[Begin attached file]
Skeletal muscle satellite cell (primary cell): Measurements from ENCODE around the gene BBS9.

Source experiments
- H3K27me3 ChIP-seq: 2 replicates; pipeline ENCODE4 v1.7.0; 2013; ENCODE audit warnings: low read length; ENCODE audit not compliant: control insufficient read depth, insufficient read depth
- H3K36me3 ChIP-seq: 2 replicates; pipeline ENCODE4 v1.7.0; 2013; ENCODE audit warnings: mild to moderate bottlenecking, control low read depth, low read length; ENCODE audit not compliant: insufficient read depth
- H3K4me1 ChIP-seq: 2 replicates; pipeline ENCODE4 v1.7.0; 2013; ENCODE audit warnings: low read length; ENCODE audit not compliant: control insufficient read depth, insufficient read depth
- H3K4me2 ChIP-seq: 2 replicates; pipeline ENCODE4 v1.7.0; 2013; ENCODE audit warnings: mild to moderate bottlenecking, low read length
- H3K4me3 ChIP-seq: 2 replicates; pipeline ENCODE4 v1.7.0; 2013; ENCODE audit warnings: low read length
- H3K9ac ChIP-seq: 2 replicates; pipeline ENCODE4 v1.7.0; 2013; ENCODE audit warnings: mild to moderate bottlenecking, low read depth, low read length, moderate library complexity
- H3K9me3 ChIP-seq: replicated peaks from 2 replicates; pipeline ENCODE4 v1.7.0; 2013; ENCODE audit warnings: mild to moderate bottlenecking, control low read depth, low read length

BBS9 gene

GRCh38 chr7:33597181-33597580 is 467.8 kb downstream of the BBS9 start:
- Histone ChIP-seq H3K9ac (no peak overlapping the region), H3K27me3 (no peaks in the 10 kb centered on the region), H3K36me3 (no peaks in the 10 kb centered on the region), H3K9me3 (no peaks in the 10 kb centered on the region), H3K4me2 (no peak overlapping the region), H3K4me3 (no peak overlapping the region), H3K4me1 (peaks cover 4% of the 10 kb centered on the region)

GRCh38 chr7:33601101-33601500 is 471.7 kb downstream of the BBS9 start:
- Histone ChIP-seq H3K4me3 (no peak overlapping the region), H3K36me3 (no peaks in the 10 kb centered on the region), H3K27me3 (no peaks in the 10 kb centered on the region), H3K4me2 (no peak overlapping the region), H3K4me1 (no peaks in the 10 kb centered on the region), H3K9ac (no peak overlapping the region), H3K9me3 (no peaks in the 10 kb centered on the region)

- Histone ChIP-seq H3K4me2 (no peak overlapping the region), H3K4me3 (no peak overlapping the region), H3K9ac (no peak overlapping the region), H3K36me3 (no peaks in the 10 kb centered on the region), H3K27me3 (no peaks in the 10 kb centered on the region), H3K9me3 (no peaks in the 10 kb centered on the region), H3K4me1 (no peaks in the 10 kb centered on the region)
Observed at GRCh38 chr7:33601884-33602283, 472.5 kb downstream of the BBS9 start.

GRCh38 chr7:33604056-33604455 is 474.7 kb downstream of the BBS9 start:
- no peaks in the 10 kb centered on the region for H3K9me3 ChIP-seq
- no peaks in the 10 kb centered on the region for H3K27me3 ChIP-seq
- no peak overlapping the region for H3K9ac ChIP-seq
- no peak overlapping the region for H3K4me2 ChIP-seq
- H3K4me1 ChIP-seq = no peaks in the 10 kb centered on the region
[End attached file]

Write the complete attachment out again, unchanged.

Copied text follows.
Skeletal muscle satellite cell (primary cell): Measurements from ENCODE around the gene BBS9.

Source experiments
- H3K27me3 ChIP-seq: 2 replicates; pipeline ENCODE4 v1.7.0; 2013; ENCODE audit warnings: low read length; ENCODE audit not compliant: control insufficient read depth, insufficient read depth
- H3K36me3 ChIP-seq: 2 replicates; pipeline ENCODE4 v1.7.0; 2013; ENCODE audit warnings: mild to moderate bottlenecking, control low read depth, low read length; ENCODE audit not compliant: insufficient read depth
- H3K4me1 ChIP-seq: 2 replicates; pipeline ENCODE4 v1.7.0; 2013; ENCODE audit warnings: low read length; ENCODE audit not compliant: control insufficient read depth, insufficient read depth
- H3K4me2 ChIP-seq: 2 replicates; pipeline ENCODE4 v1.7.0; 2013; ENCODE audit warnings: mild to moderate bottlenecking, low read length
- H3K4me3 ChIP-seq: 2 replicates; pipeline ENCODE4 v1.7.0; 2013; ENCODE audit warnings: low read length
- H3K9ac ChIP-seq: 2 replicates; pipeline ENCODE4 v1.7.0; 2013; ENCODE audit warnings: mild to moderate bottlenecking, low read depth, low read length, moderate library complexity
- H3K9me3 ChIP-seq: replicated peaks from 2 replicates; pipeline ENCODE4 v1.7.0; 2013; ENCODE audit warnings: mild to moderate bottlenecking, control low read depth, low read length

BBS9 gene

GRCh38 chr7:33597181-33597580 is 467.8 kb downstream of the BBS9 start:
- Histone ChIP-seq H3K9ac (no peak overlapping the region), H3K27me3 (no peaks in the 10 kb centered on the region), H3K36me3 (no peaks in the 10 kb centered on the region), H3K9me3 (no peaks in the 10 kb centered on the region), H3K4me2 (no peak overlapping the region), H3K4me3 (no peak overlapping the region), H3K4me1 (peaks cover 4% of the 10 kb centered on the region)

GRCh38 chr7:33601101-33601500 is 471.7 kb downstream of the BBS9 start:
- Histone ChIP-seq H3K4me3 (no peak overlapping the region), H3K36me3 (no peaks in the 10 kb centered on the region), H3K27me3 (no peaks in the 10 kb centered on the region), H3K4me2 (no peak overlapping the region), H3K4me1 (no peaks in the 10 kb centered on the region), H3K9ac (no peak overlapping the region), H3K9me3 (no peaks in the 10 kb centered on the region)

- Histone ChIP-seq H3K4me2 (no peak overlapping the region), H3K4me3 (no peak overlapping the region), H3K9ac (no peak overlapping the region), H3K36me3 (no peaks in the 10 kb centered on the region), H3K27me3 (no peaks in the 10 kb centered on the region), H3K9me3 (no peaks in the 10 kb centered on the region), H3K4me1 (no peaks in the 10 kb centered on the region)
Observed at GRCh38 chr7:33601884-33602283, 472.5 kb downstream of the BBS9 start.

GRCh38 chr7:33604056-33604455 is 474.7 kb downstream of the BBS9 start:
- no peaks in the 10 kb centered on the region for H3K9me3 ChIP-seq
- no peaks in the 10 kb centered on the region for H3K27me3 ChIP-seq
- no peak overlapping the region for H3K9ac ChIP-seq
- no peak overlapping the region for H3K4me2 ChIP-seq
- H3K4me1 ChIP-seq = no peaks in the 10 kb centered on the region